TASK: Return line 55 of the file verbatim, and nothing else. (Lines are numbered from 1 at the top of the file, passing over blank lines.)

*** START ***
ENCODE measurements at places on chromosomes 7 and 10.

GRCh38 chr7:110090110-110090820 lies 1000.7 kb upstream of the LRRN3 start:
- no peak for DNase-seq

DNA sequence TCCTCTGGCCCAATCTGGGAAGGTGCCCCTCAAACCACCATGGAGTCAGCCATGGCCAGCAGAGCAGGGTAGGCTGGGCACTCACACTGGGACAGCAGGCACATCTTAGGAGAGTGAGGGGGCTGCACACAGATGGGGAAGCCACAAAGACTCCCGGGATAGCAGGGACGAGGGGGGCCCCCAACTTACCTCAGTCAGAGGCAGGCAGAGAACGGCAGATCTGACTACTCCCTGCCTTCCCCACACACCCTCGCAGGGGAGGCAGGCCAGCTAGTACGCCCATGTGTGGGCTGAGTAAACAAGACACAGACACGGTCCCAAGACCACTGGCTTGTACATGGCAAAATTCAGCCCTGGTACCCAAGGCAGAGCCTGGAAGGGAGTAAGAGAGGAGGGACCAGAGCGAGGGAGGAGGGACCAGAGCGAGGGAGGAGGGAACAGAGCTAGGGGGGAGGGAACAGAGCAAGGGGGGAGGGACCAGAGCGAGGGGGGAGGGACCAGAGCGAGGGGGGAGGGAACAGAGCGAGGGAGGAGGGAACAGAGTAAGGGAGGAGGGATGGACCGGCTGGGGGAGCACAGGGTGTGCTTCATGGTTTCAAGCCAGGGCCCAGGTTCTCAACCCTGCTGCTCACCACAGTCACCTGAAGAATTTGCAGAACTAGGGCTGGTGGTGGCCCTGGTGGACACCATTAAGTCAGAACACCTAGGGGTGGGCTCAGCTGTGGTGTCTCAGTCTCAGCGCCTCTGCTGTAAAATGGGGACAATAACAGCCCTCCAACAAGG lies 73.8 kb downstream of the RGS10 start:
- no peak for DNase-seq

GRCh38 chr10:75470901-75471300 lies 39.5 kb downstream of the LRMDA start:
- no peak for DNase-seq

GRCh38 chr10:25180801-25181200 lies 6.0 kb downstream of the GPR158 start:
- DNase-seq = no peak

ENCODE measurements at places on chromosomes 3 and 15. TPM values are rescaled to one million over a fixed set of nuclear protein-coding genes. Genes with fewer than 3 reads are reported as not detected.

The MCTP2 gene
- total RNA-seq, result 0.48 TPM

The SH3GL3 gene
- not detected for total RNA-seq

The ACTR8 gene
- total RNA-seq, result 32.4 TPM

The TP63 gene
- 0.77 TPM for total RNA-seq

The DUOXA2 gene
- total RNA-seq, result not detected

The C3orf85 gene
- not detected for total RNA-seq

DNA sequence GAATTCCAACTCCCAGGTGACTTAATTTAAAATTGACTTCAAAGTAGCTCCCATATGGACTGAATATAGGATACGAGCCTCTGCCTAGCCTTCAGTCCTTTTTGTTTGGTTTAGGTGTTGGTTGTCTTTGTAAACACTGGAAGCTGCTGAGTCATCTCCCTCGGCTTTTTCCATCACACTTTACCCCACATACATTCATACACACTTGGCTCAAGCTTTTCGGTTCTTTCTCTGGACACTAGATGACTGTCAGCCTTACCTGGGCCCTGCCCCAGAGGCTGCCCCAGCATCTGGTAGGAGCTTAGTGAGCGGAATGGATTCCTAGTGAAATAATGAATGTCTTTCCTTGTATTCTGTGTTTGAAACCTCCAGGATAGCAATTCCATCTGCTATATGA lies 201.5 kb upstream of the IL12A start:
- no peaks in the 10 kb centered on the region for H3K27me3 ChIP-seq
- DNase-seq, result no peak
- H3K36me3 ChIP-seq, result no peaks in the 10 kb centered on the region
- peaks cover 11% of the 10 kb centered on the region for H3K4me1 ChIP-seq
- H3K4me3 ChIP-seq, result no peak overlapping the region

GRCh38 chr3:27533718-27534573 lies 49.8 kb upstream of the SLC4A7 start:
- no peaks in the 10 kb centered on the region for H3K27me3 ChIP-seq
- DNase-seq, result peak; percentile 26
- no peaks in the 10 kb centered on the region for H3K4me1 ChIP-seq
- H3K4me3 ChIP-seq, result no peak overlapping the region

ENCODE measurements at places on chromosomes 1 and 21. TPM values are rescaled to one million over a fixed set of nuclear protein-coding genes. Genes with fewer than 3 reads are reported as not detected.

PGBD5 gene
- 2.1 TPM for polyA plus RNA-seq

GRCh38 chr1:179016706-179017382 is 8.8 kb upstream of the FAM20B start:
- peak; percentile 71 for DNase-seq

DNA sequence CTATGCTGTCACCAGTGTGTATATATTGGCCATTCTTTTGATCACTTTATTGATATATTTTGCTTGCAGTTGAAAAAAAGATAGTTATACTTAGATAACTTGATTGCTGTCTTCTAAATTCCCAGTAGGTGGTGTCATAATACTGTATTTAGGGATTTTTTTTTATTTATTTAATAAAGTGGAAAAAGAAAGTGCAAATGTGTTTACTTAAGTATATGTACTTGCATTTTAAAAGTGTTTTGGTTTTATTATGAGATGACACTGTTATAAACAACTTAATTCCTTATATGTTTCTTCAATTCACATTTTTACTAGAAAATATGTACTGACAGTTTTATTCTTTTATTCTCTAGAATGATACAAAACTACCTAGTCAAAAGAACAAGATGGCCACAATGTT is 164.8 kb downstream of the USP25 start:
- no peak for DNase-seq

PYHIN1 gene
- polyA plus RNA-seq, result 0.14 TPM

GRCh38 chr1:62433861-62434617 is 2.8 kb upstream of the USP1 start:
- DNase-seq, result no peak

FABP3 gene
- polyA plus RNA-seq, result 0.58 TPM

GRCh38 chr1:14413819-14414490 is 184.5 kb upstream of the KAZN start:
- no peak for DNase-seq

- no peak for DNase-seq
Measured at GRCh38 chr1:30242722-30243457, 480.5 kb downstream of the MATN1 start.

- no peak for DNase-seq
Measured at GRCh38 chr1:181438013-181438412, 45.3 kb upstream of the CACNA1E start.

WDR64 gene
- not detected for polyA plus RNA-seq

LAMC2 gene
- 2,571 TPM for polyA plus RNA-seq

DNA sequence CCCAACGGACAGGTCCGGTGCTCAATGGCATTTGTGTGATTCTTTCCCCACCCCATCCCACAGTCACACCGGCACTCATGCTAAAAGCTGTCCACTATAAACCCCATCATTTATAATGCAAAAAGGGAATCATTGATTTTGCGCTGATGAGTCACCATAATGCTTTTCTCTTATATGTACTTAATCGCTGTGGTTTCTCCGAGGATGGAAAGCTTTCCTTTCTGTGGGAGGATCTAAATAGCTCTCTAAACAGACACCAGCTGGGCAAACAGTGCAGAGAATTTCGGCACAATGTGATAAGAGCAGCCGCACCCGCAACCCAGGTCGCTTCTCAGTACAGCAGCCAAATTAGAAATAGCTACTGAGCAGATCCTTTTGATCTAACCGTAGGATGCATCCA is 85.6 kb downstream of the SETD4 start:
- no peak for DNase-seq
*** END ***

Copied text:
LAMC2 gene